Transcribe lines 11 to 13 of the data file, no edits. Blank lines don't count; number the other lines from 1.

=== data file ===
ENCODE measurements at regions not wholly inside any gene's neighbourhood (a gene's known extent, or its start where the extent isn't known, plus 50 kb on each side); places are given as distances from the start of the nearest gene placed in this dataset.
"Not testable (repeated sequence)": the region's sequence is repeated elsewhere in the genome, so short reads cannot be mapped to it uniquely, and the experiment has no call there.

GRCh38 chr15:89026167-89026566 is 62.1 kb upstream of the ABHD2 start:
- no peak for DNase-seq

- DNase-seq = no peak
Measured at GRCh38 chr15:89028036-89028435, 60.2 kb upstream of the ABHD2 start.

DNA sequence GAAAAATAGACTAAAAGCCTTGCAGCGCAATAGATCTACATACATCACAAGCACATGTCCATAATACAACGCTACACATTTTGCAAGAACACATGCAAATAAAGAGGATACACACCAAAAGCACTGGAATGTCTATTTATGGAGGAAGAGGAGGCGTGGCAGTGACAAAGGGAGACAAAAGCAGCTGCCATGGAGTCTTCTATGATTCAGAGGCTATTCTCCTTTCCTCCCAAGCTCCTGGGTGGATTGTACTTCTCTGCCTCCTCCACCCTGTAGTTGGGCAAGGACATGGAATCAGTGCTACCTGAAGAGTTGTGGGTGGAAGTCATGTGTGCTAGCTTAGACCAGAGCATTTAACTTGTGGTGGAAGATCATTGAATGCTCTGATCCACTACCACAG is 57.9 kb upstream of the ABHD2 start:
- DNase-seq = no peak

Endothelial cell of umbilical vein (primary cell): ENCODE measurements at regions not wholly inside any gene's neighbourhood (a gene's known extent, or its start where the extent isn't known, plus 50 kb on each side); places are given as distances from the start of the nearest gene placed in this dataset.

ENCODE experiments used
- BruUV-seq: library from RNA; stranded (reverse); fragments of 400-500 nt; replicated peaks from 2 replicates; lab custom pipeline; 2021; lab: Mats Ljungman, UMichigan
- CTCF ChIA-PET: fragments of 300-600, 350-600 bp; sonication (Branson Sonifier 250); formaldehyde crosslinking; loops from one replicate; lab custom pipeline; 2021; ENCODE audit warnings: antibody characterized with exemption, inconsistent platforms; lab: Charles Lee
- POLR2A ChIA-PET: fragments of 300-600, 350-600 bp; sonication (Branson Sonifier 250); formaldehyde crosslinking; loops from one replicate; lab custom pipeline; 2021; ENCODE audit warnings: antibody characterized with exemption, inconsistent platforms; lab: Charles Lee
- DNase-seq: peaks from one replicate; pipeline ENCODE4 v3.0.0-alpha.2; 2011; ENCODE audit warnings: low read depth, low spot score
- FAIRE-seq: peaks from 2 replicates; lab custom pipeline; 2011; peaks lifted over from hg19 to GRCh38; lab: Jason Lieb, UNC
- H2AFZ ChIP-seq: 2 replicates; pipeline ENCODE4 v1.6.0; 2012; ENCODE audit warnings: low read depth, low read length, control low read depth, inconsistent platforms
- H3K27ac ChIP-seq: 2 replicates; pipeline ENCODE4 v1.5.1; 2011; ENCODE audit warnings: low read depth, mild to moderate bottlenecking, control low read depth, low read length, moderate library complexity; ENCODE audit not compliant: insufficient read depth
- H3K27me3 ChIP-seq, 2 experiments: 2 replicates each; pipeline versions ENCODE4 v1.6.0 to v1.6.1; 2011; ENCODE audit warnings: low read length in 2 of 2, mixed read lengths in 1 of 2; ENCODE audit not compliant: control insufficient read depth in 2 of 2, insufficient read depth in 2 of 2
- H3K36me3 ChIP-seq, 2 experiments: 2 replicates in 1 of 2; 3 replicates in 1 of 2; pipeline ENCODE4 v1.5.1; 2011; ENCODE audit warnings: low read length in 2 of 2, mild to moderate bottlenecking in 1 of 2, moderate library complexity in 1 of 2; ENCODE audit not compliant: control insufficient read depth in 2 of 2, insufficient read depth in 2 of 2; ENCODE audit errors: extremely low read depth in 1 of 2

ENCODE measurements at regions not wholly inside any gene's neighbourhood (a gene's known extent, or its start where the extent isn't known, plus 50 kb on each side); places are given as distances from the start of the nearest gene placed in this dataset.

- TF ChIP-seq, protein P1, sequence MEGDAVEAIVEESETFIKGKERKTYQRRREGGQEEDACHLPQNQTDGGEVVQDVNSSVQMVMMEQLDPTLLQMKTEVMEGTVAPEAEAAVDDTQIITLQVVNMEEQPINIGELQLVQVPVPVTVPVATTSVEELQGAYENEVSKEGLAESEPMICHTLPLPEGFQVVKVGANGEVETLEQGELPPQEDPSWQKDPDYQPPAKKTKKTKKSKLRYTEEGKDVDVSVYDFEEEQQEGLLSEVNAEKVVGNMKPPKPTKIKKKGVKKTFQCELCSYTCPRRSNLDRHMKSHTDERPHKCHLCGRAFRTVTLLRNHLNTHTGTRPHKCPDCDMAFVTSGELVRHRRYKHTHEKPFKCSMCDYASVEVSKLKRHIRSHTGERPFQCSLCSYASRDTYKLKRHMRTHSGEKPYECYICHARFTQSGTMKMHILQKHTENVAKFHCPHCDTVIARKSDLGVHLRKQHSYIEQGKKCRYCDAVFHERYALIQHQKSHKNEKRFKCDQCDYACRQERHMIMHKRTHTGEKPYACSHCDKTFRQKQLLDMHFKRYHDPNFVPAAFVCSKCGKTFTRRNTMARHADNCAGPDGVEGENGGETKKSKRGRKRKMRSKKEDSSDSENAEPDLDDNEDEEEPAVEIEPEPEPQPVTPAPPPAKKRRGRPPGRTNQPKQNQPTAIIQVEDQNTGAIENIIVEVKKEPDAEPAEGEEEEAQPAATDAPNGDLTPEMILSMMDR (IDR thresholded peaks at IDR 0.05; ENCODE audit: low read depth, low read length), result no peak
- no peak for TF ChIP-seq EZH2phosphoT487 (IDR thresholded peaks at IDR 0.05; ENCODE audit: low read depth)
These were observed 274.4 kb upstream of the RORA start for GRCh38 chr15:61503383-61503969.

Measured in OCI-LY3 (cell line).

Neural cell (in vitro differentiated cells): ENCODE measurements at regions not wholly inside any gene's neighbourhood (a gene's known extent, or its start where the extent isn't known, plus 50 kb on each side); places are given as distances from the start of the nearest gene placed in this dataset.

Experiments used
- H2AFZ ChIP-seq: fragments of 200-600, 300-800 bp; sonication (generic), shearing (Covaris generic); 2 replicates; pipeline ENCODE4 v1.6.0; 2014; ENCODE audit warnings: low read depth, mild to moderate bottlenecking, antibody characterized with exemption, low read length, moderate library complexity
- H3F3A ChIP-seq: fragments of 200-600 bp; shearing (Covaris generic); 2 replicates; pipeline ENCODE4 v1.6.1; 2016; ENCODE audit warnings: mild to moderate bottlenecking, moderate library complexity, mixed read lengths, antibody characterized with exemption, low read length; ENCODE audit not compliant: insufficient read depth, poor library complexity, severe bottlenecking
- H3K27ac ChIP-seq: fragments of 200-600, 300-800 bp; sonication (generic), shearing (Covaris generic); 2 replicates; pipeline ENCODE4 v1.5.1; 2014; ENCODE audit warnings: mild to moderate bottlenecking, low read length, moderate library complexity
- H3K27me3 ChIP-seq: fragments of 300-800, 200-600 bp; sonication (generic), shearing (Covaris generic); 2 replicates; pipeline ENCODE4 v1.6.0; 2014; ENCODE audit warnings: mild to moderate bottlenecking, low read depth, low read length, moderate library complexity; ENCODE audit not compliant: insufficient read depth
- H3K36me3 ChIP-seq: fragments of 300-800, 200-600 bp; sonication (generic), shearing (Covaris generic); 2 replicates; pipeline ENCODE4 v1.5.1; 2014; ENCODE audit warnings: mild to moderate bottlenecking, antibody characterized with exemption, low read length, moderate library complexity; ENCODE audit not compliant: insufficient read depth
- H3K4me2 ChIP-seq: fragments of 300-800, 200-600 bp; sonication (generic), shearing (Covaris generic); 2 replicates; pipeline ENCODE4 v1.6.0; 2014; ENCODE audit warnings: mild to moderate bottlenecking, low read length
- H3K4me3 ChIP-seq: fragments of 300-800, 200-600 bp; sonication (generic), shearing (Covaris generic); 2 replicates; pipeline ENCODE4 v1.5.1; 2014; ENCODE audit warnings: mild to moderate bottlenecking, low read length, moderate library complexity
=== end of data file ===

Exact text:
- BruUV-seq: library from RNA; stranded (reverse); fragments of 400-500 nt; replicated peaks from 2 replicates; lab custom pipeline; 2021; lab: Mats Ljungman, UMichigan
- CTCF ChIA-PET: fragments of 300-600, 350-600 bp; sonication (Branson Sonifier 250); formaldehyde crosslinking; loops from one replicate; lab custom pipeline; 2021; ENCODE audit warnings: antibody characterized with exemption, inconsistent platforms; lab: Charles Lee
- POLR2A ChIA-PET: fragments of 300-600, 350-600 bp; sonication (Branson Sonifier 250); formaldehyde crosslinking; loops from one replicate; lab custom pipeline; 2021; ENCODE audit warnings: antibody characterized with exemption, inconsistent platforms; lab: Charles Lee